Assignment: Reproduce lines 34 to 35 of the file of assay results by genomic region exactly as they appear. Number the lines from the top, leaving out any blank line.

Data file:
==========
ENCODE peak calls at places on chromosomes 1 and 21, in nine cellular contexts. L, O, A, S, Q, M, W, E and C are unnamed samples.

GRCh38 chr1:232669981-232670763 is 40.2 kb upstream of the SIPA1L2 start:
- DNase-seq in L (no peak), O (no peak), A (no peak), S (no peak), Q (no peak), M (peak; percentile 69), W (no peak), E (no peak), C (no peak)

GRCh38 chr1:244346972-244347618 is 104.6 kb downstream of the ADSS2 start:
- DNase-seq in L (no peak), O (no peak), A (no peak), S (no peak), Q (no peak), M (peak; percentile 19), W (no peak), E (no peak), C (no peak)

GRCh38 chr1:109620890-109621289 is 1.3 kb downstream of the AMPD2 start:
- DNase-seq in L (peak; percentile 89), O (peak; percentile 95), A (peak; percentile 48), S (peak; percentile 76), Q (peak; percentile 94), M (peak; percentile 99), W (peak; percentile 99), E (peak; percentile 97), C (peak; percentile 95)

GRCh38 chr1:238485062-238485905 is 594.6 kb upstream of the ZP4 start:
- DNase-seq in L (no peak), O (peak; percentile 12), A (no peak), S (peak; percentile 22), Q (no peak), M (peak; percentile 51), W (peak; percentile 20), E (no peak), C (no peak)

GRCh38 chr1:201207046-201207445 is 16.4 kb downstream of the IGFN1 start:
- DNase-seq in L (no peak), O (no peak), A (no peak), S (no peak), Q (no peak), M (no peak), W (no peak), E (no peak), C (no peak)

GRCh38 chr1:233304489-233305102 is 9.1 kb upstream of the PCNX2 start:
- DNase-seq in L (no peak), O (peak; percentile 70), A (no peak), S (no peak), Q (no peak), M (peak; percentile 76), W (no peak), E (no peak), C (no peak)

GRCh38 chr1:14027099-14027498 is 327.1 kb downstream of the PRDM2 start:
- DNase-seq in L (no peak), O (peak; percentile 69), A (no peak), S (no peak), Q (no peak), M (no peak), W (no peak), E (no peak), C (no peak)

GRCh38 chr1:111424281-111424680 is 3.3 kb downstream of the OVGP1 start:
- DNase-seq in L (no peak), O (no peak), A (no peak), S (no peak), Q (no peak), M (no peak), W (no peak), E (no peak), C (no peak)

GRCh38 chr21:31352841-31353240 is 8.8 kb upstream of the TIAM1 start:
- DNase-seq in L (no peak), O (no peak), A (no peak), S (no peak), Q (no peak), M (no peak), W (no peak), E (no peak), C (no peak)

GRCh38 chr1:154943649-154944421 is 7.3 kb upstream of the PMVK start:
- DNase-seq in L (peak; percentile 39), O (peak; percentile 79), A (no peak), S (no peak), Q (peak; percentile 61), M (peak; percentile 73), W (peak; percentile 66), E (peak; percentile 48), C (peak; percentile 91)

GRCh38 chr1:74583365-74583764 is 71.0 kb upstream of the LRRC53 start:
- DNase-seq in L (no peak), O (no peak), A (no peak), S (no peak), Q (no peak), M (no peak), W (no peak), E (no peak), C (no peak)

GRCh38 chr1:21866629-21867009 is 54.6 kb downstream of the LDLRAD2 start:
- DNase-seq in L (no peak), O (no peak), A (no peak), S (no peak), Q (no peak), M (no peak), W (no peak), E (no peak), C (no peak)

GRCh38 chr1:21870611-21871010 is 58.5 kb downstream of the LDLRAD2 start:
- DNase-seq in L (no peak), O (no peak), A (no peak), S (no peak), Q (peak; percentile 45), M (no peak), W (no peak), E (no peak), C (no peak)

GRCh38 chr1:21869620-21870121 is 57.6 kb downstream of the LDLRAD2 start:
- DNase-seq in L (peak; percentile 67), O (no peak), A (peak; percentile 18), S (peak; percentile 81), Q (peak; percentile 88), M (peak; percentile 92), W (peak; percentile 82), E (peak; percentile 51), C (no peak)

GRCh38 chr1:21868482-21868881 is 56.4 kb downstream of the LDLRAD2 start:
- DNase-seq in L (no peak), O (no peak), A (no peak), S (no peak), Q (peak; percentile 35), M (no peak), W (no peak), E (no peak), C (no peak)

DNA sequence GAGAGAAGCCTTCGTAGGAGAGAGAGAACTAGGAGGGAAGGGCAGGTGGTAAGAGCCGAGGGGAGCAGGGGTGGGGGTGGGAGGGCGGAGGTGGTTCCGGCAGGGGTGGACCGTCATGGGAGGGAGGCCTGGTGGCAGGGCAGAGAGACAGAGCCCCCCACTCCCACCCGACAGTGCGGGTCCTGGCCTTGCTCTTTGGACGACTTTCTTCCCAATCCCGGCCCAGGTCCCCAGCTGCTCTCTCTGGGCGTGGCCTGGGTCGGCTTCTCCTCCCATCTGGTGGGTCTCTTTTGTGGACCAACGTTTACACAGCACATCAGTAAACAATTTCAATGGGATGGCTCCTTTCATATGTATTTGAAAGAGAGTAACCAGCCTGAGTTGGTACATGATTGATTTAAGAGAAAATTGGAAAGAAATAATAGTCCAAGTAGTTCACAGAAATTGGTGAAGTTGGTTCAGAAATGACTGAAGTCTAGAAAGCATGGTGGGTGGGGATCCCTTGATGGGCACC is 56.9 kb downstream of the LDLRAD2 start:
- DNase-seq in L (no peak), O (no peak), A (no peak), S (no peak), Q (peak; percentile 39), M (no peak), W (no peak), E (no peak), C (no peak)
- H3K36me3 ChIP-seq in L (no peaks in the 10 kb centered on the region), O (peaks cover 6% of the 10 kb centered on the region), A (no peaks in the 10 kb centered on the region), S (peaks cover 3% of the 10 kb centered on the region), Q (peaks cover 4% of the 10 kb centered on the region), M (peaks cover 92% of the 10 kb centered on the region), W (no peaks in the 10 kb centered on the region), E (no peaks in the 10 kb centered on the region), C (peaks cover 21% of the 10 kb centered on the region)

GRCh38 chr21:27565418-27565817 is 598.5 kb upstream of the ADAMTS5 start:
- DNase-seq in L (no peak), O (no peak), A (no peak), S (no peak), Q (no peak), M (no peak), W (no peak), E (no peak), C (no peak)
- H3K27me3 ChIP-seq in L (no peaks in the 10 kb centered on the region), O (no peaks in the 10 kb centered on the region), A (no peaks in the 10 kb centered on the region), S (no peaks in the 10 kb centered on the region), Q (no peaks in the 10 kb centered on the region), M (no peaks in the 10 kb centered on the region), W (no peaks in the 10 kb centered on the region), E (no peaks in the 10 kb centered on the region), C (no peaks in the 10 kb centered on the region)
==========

- H3K36me3 ChIP-seq in L (no peaks in the 10 kb centered on the region), O (peaks cover 6% of the 10 kb centered on the region), A (no peaks in the 10 kb centered on the region), S (peaks cover 3% of the 10 kb centered on the region), Q (peaks cover 4% of the 10 kb centered on the region), M (peaks cover 92% of the 10 kb centered on the region), W (no peaks in the 10 kb centered on the region), E (no peaks in the 10 kb centered on the region), C (peaks cover 21% of the 10 kb centered on the region)

GRCh38 chr21:27565418-27565817 is 598.5 kb upstream of the ADAMTS5 start: